The full treatment of software architecturehow to build one, how to evaluate one to make sure it's a good one, how to recover one from a jumble of legacy code, and how to drive a development effort once you have oneis beyond the scope of this book. However, general books on software architecture are becoming plentiful. Bass, Clements, and Kazman [Bass+ 98], Hofmeister, Nord, and Soni [Hofmeister+ 00], Shaw and Garlan [ShawGarlan 96], Bosch [Bosch 00], and Malveau and Mowbray [MalveauMowbray 01] provide good coverage.
The Software Engineering Institute's software architecture Web page [SEIATA] provides a wide variety of software architecture resources and links, including a broad collection of definitions of the term.
David Parnas first made the observation that software can be described by many structures, not just one [Parnas 74]. This insight led directly to the concept of views that we use today. Architectural views in general, and the so-called "4+1 views" in particular, are a fundamental aspect of the Rational Unified Process for object-oriented software [Kruchten 98]. An overview of views is given in [Bass 98] and [Jazayeri 00]; a comprehensive treatment appears in [Hofmeister 00].
One of the goals of documentation is to provide sufficient information so that an architecture can be analyzed for fitness of purpose. For more about analysis and evaluation of software architectures, see [Clements 01].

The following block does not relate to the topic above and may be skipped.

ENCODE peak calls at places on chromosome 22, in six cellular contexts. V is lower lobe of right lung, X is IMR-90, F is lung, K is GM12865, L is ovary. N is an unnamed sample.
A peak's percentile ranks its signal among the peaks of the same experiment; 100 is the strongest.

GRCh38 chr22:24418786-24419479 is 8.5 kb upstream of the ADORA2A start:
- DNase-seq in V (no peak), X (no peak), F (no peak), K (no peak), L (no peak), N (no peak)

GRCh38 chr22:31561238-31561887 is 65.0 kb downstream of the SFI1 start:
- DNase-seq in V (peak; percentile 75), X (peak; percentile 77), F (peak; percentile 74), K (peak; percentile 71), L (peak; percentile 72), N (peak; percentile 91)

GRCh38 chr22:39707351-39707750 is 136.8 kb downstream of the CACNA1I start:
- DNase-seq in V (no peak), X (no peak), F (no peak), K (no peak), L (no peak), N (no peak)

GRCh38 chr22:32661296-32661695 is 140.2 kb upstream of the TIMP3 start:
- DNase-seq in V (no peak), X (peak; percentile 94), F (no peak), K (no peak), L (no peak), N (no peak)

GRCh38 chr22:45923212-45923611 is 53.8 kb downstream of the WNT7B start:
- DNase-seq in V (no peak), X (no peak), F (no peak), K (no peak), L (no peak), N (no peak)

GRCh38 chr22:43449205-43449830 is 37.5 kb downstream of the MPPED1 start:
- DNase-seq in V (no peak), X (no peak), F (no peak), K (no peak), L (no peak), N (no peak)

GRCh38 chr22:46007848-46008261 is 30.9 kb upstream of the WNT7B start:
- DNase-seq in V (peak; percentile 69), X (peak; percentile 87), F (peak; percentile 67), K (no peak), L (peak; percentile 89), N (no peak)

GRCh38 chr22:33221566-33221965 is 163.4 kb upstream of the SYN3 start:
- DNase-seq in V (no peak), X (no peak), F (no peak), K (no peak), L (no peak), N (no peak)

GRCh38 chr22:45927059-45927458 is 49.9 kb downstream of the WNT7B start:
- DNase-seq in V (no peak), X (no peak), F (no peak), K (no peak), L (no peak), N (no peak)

The seven rules of sound documentation are adapted from [ParnasClements 86], which also espouses a philosophy directly relevant to this book. That paper holds that although system design is often subject to errors, false starts, and resource-constrained compromises, systems should be documented as though they were the product of an idealized, step-by-step, smoothly executed design process. That is the documentation, it says, that will be the most helpful in the long run. This book is consistent with that philosophy, in that it lays out what the end state of your documentation should be. We understand (and sympathize with), but do not emphasize, that the intermediate states may fall considerably short of that goal. It's the final product that is the object of our efforts.
Architectural styles that one chooses (as opposed to the ones that are present in every system) are thoroughly treated in [ShawGarlan 96]. Chapter 3 consists of a number of example problems. For each one, several architectural solutions are presented, each based on the choice of a different style. These side-by-side comparisons not only reveal qualities of the styles themselves, but richly illustrate the overall concept. A tour de force in style comparison is found in [Shaw 95], in which the author examines 11 different previously published solutions to the automobile cruise-control problem and compares each solution through the lens of architectural style.
For encyclopedic catalogs of architectural styles, see [Buschmann+ 96] and [Schmidt+ 00].
Design patterns, the object-oriented and finer-grained analog of architectural styles, are covered in [Gamma+ 95], [Alur+ 01], as well as a host of online resources and conferences. Jacobson et al. devote an entire section to architectural styles for object-oriented systems designed with strategic reuse in mind [Jacobson+ 97]. Smith and Williams include three chapters of principles and guidance for architecting systems in which performance is a concern [SmithWilliams 01].
Software Architectures and Documentation
Part I. Software Architecture Viewtypes and Styles
The Module Viewtype
Styles of the Module Viewtype
The Component-and-Connector Viewtype
Styles of the Component-and-Connector Viewtype
The Allocation Viewtype and Styles
Part II. Software Architecture Documentation in Practice
Documenting Software Interfaces
Choosing the Views
Building the Documentation Package
Other Views and Beyond
Rationale, Background, and Design Constraints